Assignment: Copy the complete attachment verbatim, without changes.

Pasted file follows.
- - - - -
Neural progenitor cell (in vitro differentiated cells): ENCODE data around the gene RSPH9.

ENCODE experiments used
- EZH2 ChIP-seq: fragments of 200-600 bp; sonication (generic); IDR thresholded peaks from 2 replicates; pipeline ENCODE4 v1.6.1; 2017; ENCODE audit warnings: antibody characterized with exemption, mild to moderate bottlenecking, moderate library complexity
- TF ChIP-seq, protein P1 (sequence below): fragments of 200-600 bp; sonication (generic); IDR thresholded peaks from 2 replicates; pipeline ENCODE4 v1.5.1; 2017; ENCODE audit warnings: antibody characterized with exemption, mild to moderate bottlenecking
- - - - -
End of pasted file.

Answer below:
Neural progenitor cell (in vitro differentiated cells): ENCODE data around the gene RSPH9.

ENCODE experiments used
- EZH2 ChIP-seq: fragments of 200-600 bp; sonication (generic); IDR thresholded peaks from 2 replicates; pipeline ENCODE4 v1.6.1; 2017; ENCODE audit warnings: antibody characterized with exemption, mild to moderate bottlenecking, moderate library complexity
- TF ChIP-seq, protein P1 (sequence below): fragments of 200-600 bp; sonication (generic); IDR thresholded peaks from 2 replicates; pipeline ENCODE4 v1.5.1; 2017; ENCODE audit warnings: antibody characterized with exemption, mild to moderate bottlenecking